Gene Therapy Shows Promise Against Sickle Cell Disease

red blood cell than an older child. Even newborns with the sickle cell gene make healthy blood cells, thanks to fetal hemoglobin, which allows a fetus to get enough oxygen from its mother’s blood. But the body usually stops making it a few months after birth.

About 12 years ago, researchers at the center identified the gene that controls the manufacturing of fetal hemoglobin, called BCL11A. If they could just keep this gene from shutting off production of fetal hemoglobin, they reasoned, they could prevent most or all of the symptoms of sickle cell.

However, the caveat was figuring out how to make the genetic fix to every red blood cell, and not to other cells where it might cause side effects. Luckily through years of experimentation, the researchers learned how to infect the right cells with a virus that inserts the genetic fix. Once the cells are edited, they can be infused back into the body of a patient whose own red blood cells have been killed with chemotherapy.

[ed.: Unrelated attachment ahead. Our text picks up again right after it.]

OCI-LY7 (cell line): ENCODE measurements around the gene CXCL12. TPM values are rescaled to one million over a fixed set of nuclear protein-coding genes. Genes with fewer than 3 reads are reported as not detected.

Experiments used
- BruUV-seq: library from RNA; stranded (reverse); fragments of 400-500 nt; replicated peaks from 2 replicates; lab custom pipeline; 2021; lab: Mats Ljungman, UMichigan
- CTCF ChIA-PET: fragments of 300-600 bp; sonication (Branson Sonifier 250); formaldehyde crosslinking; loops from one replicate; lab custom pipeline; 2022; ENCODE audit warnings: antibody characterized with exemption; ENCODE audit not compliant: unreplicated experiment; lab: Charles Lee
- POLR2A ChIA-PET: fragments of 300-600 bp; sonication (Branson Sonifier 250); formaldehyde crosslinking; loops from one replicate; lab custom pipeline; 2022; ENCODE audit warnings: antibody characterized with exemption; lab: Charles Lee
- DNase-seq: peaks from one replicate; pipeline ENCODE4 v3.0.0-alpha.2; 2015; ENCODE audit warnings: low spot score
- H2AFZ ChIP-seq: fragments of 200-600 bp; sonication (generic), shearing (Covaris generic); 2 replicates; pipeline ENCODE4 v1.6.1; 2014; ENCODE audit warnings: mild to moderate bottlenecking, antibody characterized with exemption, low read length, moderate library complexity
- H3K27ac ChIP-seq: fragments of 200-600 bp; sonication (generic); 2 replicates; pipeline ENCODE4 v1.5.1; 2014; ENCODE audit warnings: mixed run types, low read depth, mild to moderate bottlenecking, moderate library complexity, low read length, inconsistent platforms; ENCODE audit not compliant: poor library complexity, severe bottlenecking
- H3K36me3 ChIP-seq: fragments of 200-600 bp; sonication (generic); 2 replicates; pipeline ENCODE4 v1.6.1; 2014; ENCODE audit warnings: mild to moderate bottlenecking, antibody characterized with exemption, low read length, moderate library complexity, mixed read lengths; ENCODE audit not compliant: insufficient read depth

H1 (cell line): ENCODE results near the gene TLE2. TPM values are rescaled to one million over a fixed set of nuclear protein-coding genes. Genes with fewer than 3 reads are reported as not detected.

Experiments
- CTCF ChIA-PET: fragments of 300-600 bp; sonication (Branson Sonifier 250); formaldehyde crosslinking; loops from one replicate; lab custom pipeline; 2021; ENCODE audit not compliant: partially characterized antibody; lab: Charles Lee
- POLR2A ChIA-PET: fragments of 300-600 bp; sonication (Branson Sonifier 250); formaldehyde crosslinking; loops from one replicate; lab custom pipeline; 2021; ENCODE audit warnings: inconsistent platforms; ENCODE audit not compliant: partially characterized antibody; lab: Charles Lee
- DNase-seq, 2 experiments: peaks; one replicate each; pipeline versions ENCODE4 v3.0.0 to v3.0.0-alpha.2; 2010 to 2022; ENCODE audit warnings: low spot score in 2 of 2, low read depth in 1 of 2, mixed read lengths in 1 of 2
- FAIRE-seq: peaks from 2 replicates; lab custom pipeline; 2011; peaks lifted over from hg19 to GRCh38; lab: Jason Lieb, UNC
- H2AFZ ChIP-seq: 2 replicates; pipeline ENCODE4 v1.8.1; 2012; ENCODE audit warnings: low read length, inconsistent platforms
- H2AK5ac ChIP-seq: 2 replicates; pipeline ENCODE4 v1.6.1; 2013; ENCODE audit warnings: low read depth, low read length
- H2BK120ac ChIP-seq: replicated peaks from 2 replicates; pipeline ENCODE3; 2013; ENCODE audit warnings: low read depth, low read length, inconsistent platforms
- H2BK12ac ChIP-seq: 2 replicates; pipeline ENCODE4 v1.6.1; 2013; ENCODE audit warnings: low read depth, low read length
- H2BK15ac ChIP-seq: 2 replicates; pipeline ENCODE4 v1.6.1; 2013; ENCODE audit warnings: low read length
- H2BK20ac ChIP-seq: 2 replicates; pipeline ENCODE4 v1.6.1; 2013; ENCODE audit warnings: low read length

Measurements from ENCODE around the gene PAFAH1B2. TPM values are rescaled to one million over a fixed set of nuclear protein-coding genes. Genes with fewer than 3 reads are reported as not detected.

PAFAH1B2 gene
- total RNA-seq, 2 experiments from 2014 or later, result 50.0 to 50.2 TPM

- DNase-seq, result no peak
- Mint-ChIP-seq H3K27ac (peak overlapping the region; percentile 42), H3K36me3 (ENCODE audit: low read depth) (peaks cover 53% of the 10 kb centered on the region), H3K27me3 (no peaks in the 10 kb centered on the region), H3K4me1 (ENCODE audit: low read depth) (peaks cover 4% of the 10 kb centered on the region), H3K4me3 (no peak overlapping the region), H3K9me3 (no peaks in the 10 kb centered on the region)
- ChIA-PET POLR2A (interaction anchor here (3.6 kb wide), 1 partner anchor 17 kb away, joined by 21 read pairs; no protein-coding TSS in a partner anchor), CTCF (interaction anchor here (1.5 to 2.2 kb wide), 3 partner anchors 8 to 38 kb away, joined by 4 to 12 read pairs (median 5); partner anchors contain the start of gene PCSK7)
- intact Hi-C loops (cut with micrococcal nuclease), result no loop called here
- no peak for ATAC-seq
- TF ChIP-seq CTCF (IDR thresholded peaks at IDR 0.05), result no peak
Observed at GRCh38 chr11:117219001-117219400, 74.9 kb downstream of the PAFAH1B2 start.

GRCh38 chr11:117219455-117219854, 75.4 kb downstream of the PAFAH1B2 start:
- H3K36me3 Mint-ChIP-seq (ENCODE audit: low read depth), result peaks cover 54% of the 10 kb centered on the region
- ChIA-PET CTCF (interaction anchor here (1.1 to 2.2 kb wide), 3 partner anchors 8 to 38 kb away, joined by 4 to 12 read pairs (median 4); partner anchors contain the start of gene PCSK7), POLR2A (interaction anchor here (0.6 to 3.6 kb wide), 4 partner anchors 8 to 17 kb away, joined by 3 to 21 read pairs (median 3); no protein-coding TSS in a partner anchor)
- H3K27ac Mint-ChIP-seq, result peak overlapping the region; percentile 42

Then, they should start making enough fetal hemoglobin to prevent problems from sickle cell.
Despite promising results, it’s unclear if the effects of treatment will last and it’s likely to be at least three years before a genetic therapy for sickle cell disease is approved.

“We are in uncharted territory,” Dr. David A. Williams, chief scientific officer at

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